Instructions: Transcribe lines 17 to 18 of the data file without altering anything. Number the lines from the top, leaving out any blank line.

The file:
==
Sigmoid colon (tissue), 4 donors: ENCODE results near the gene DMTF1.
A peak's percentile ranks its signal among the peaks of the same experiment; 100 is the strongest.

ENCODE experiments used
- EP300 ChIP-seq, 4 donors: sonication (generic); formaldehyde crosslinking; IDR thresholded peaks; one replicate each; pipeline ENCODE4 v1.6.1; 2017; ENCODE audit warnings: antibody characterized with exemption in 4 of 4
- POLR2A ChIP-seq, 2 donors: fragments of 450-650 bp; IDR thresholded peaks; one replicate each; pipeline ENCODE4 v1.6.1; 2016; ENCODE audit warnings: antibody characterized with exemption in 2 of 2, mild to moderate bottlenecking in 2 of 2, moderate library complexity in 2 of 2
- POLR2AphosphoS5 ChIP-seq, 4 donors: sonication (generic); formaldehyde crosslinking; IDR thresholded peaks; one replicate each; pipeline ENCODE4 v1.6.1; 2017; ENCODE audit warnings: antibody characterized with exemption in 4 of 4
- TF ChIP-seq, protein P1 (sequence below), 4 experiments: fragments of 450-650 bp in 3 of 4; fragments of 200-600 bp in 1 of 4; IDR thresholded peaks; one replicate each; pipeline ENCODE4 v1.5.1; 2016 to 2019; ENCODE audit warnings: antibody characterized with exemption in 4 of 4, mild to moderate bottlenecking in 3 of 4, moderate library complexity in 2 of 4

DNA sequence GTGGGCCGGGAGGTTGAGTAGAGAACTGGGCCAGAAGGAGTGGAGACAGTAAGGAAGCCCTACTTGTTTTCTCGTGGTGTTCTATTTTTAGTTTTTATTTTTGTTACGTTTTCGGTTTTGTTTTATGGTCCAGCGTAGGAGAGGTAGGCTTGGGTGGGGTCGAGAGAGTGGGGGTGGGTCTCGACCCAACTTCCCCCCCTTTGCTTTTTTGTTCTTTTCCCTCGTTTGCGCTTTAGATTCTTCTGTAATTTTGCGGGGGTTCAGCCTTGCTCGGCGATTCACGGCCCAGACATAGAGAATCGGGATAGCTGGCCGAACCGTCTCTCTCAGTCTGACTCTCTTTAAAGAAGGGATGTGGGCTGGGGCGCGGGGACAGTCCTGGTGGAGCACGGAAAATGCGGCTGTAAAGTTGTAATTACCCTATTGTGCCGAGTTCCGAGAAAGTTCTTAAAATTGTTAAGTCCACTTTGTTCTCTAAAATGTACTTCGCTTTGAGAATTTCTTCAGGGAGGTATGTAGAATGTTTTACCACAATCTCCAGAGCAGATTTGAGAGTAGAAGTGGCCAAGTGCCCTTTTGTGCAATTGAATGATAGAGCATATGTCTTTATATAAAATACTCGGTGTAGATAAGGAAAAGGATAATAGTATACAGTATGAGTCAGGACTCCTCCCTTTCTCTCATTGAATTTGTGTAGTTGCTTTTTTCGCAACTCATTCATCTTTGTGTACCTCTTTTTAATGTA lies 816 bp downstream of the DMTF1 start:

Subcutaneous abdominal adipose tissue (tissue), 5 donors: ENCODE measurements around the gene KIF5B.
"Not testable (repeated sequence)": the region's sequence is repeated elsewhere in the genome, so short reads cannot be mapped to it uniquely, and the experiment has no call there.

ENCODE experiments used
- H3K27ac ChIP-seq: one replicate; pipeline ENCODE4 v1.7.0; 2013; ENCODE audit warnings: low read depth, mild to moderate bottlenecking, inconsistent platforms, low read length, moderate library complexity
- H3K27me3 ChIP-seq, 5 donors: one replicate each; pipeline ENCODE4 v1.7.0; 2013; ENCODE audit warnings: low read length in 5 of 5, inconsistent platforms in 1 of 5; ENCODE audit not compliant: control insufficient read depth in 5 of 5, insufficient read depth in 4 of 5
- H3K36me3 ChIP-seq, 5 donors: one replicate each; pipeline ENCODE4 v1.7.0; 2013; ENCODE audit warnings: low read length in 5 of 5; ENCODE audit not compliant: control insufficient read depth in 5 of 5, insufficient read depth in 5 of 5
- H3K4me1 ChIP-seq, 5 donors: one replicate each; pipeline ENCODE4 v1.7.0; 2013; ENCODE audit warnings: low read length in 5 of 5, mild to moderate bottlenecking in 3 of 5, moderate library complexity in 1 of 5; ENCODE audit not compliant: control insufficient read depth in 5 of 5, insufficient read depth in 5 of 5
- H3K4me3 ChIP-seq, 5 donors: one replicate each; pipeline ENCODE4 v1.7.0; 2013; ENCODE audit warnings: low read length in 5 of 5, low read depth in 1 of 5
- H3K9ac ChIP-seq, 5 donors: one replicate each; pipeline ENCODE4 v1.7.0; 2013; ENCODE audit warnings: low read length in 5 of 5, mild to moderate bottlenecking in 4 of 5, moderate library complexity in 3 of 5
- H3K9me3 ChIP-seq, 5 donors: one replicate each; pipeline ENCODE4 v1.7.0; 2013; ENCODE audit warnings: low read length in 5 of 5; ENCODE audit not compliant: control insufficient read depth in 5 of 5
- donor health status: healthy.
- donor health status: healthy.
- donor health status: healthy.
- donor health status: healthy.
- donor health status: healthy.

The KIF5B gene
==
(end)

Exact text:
- H3K9ac ChIP-seq, 5 donors: one replicate each; pipeline ENCODE4 v1.7.0; 2013; ENCODE audit warnings: low read length in 5 of 5, mild to moderate bottlenecking in 4 of 5, moderate library complexity in 3 of 5
- H3K9me3 ChIP-seq, 5 donors: one replicate each; pipeline ENCODE4 v1.7.0; 2013; ENCODE audit warnings: low read length in 5 of 5; ENCODE audit not compliant: control insufficient read depth in 5 of 5